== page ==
Bioshock Review (PS3)

I missed out on Bioshock.

I didn’t own a PS3 until 2009, and while I had heard all about how great it was, I was never particularly interested in it. A timed Xbox exclusive that boasted a great story with FPS gameplay and audio logs was… intriguing, but never something that grabbed me. Upon my return from Uganda, I found myself with a handsome amount of cash and an eagerness to jump back into video games, and Bioshock was one of them. For only $20, I purchased Bioshock mostly in order to find out what all the fuss was about. What I found was a great game, though not as amazing as I had hoped.

The story is probably something everyone already knows: You play a man who survives a plane crash and “stumbles” upon a lighthouse that leads him to a submersible which leads him to Rapture, an Underwater city/utopia, gone stereotypically horribly wrong. Now I am an avid podcast listener and was did not care for Bioshock *spoilers* as I imagined the time for it had come and gone and so I knew what I was getting into.

I knew the secrets behind Andrew Ryan, “Would you kindly” and the opening sequence reveal of Rapture. And I suppose all of this made the story second-hand to me. I don’t know what my characters name was, and the story dialogue didn’t interest me since I knew what was going to happen. I was especially let down by the Andrew Ryan part, I thought I would be in control for this confrontation, but having no input made me sit back and not care about what I was doing. Sure you’re technically being “controlled” but every other time I was told to do something I wasn’t pulled out of control of my character. I wanted to be the one pressing the button, sorta like at the ending of God of War III, where you can continuously beat down on the trigger until you tire and just stop. A missed opportunity, though others may think differently.

Things did catch me though, the audio logs were great and I was annoyed when some character would interrupt them, leading me to stand still whenever I found one for fear of moving forward and triggering a disruption. I loved exploring the crumbling city and the sound of enemies yet unaware of my presences, as well as the rumblings of Bid Daddies and the oldies soundtrack (which reminded me greatly of Fallout 3).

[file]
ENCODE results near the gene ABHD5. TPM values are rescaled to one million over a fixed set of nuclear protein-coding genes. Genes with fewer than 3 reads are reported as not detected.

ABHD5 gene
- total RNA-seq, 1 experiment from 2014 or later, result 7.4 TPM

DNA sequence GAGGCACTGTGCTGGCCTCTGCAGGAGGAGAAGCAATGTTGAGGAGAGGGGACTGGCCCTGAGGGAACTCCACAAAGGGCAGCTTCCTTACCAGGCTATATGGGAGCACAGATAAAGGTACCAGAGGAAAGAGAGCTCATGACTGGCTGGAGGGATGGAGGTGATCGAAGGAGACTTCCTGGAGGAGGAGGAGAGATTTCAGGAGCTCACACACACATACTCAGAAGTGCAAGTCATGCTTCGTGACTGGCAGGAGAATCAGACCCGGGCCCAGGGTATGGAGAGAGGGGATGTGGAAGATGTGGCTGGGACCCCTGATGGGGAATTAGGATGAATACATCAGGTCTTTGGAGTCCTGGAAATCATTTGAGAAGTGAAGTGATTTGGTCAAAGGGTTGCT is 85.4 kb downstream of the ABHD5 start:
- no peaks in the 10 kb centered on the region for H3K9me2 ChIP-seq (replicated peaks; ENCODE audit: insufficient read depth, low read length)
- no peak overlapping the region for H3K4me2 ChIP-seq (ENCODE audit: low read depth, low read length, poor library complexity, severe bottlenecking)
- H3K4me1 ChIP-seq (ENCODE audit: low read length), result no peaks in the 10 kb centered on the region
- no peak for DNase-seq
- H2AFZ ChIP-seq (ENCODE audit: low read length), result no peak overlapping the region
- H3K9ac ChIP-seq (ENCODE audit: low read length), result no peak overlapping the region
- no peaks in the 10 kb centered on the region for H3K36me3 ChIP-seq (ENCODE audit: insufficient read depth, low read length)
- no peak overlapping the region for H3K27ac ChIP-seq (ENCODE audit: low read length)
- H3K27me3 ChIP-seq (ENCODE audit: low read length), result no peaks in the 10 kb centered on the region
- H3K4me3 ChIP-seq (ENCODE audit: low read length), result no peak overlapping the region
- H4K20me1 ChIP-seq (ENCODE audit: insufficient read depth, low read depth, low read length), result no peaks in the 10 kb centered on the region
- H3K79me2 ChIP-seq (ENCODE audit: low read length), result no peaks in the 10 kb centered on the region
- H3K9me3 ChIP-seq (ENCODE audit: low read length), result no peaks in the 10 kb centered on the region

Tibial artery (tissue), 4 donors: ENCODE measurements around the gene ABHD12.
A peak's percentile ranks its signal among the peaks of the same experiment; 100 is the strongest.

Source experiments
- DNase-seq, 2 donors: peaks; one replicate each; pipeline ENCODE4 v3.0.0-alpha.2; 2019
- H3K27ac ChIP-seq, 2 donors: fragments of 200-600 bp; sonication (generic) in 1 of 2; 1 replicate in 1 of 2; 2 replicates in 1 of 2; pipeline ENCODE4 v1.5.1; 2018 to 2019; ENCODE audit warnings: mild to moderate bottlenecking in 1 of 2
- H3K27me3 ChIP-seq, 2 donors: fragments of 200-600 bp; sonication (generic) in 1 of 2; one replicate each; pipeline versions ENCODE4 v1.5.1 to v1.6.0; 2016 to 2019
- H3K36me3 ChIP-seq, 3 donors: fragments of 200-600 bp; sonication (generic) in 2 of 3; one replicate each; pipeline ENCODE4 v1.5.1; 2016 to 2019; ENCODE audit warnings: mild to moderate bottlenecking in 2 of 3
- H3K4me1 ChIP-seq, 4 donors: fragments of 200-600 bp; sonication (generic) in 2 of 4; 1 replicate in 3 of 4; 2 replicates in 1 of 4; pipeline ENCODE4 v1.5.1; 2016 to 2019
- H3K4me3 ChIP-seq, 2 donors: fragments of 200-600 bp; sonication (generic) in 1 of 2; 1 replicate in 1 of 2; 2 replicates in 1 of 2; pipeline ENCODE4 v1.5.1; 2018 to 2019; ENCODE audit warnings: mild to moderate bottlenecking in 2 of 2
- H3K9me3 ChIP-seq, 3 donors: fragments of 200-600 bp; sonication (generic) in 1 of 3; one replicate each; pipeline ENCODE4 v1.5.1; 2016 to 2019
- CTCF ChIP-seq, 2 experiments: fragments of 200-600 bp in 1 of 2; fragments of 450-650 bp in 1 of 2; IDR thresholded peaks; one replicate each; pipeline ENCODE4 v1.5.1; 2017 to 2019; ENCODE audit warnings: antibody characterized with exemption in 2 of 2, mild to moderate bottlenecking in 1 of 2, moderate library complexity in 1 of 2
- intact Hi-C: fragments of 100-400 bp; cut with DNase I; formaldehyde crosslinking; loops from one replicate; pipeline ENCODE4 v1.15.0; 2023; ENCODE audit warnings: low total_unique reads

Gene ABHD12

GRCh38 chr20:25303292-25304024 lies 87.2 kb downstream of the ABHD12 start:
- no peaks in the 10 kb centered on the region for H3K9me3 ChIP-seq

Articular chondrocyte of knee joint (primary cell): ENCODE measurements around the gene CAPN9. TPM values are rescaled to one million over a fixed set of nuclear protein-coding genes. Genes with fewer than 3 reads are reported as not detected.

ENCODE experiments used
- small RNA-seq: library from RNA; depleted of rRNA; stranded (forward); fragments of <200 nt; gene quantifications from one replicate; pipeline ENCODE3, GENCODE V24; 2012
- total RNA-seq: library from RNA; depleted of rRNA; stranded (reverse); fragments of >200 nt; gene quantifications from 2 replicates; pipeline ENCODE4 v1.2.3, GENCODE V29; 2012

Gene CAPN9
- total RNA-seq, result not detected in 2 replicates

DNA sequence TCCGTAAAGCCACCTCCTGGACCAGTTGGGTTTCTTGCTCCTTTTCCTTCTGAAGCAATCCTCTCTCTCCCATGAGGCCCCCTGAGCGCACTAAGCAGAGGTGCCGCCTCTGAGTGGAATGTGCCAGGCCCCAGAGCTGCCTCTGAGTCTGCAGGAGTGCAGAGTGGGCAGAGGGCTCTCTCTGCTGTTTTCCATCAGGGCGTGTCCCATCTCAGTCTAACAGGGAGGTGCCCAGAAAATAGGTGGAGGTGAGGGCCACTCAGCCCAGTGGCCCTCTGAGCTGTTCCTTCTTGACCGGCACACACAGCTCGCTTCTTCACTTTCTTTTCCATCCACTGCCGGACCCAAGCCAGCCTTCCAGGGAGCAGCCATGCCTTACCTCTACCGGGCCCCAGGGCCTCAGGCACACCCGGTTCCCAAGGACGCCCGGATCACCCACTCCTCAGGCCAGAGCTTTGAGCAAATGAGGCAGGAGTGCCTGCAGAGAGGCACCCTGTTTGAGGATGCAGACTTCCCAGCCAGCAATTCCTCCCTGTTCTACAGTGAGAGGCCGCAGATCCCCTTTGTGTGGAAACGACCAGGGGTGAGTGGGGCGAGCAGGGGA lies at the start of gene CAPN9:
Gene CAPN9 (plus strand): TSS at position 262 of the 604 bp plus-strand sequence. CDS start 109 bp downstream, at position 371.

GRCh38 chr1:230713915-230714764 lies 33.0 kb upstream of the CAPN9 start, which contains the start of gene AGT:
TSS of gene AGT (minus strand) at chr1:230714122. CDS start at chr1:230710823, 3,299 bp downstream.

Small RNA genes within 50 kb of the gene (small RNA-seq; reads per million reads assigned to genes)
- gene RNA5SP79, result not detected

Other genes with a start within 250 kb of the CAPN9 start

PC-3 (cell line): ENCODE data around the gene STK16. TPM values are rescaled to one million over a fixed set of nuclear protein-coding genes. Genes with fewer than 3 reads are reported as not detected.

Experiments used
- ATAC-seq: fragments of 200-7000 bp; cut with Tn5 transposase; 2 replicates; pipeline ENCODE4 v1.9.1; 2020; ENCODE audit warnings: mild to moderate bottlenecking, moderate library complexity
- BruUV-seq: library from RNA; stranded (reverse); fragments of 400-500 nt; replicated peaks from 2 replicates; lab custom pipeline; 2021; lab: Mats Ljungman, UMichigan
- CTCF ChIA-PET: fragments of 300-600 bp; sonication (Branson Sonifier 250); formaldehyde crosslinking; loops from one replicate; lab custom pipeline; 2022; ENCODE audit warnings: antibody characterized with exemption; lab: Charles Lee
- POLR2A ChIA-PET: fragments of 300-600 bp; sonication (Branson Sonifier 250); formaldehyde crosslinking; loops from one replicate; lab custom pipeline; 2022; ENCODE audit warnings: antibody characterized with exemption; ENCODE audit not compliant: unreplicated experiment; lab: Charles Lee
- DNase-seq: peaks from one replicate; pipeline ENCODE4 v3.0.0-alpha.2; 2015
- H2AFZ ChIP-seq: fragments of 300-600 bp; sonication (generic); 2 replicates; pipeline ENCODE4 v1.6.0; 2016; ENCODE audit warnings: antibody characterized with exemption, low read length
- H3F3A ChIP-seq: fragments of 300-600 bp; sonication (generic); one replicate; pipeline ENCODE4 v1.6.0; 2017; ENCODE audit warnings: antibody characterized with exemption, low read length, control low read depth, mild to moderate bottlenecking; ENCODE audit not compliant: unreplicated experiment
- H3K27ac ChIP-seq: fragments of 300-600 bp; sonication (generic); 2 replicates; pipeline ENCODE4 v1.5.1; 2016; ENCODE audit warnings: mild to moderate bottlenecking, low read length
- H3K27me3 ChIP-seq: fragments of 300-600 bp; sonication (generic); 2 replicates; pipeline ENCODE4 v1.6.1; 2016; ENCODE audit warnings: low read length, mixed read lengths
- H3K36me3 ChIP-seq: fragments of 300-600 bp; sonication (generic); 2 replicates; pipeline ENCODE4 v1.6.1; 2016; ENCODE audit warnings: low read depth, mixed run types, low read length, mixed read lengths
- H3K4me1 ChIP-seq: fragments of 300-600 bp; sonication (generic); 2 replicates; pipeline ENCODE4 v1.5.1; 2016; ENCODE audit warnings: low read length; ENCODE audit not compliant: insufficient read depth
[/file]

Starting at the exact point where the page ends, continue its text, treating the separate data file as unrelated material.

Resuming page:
Big Daddies were my favorite part of the game. In the beginning I knew I was weak, I knew I was gonna die often, and the booming vibrating footsteps of a Big Daddy as it walked past made me nervous. I was afraid of them, scared of how I had to confront them to get at the Little Sister and the precious ADAM used to upgrade myself. While I knew I would mearly respawn at the nearest Vita-chamber, I was still afraid of dying at the hand of a Bid Daddy. And that is an accomplishment to me, as games rarely make me afraid to confront an enemy, since I know I’ll just respawn and do it again and again. However a majority of the Bid Daddy confrontations were me preparing my ammo types and plasmids to figure out how I would go about it. Later on however using the trap ammo on the crossbow proved most effective in taking out a Bid Daddy easily, but by that time I was a god in Rapture and no one could stop me and my wrench.

Gameplay is what matters above most all else (besides story) and Bioshock’s is good. Right hand has guns of various types, left controls Plasmid powers. As you progress you slowly unlock more and more guns, plasmids, tonic support and take research photo’s that give you the upper hand. This was my favorite part of Bioshock. Killing insane Splicers, looting the bodies and the city itself, hacking and buying ammo to kill and gain more cash, killing Bid Daddies and gathering ADAM to gain more power. The only letdown is that New Game+ is not included on disc, which was very disappointing. I plan on buying the DLC that enables it eventually, but I wish it had been included on-disc instead. A slight error to me. Combining plasmids and gunplay is good, though rarely did I use anything besides Shock and Incinerate for plasmids. My main weapon was the crossbow, man did I love that powerful device.

Graphically Bioshock has aged fine, I didn’t find myself thinking it looked ugly, though low-res textures did remind me I was playing a port of a game. I also found my PS3 freezing three times during my first playthrough, requiring a hard reset. As a precaution I would save often, usually immediately following a Big Daddy confrontation and after long periods of progression/exploration. The freezing only happened in the last sections as the Save Game file neared 9MB or so. A problem yes, but nothing that made me hate the game.

Overall Bioshock is a great game still, while it didn’t blow me away with it’s story, that is mainly my own fault for letting myself listen and read about the plot. The base game at it’s core is great. Fun gameplay, Big Daddies that produce fear of confrontation, and an all around amazing soundtrack make it worth the $20 I paid for it, and I am glad to have the experience of playing through all of it and some on Survivor difficulty. I would recommend it to anyone who hasn’t tried it yet, whether you’ve spoiled the story yet or not.

I would give Bioshock on PS3 a 8.5 out of 10. Great.